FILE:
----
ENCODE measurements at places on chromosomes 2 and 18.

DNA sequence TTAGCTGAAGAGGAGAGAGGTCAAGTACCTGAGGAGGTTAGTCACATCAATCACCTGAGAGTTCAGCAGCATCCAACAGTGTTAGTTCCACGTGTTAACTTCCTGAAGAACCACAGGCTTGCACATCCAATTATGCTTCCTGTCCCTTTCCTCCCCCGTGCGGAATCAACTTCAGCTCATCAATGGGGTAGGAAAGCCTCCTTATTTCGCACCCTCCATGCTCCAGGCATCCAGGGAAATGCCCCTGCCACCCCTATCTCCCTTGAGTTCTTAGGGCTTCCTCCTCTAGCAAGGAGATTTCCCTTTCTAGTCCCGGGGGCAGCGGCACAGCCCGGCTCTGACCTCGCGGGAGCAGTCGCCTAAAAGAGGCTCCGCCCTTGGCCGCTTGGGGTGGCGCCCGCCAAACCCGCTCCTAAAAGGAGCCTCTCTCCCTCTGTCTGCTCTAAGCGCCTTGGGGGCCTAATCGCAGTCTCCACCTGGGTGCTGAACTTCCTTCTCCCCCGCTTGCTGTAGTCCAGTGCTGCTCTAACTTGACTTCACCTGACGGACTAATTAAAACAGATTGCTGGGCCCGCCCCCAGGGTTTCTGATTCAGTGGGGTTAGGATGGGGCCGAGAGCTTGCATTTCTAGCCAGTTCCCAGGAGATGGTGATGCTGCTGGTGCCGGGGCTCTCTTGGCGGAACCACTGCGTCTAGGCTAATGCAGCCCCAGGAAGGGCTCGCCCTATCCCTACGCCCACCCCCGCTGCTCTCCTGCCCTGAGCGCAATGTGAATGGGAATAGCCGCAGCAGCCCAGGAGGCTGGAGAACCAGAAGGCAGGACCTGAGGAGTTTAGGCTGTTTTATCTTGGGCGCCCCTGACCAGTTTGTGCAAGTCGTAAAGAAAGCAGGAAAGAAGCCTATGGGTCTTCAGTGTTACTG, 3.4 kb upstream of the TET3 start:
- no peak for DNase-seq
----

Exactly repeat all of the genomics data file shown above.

ENCODE measurements at places on chromosomes 2 and 18.

DNA sequence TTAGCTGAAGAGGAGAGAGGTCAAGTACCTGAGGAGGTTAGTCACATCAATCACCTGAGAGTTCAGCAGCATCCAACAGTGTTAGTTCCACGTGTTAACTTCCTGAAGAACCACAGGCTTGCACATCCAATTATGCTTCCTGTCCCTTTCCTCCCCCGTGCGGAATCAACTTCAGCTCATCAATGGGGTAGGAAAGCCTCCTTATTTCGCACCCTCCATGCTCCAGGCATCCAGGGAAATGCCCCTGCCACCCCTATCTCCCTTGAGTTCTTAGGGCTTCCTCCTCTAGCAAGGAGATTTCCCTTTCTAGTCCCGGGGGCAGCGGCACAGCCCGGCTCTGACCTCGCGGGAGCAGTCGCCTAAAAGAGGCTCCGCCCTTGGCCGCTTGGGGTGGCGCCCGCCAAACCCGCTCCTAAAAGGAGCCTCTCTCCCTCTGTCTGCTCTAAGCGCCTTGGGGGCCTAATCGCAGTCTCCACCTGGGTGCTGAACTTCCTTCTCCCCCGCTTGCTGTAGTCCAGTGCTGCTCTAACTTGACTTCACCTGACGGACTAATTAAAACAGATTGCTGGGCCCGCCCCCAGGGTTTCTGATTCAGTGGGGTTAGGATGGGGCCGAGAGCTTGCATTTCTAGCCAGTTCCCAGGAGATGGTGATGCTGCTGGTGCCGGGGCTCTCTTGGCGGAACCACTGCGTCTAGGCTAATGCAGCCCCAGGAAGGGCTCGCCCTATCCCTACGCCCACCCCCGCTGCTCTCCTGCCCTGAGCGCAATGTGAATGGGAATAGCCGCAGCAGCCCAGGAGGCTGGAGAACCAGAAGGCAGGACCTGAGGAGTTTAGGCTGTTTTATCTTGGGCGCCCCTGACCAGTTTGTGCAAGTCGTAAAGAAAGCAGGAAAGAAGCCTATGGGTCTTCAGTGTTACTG, 3.4 kb upstream of the TET3 start:
- no peak for DNase-seq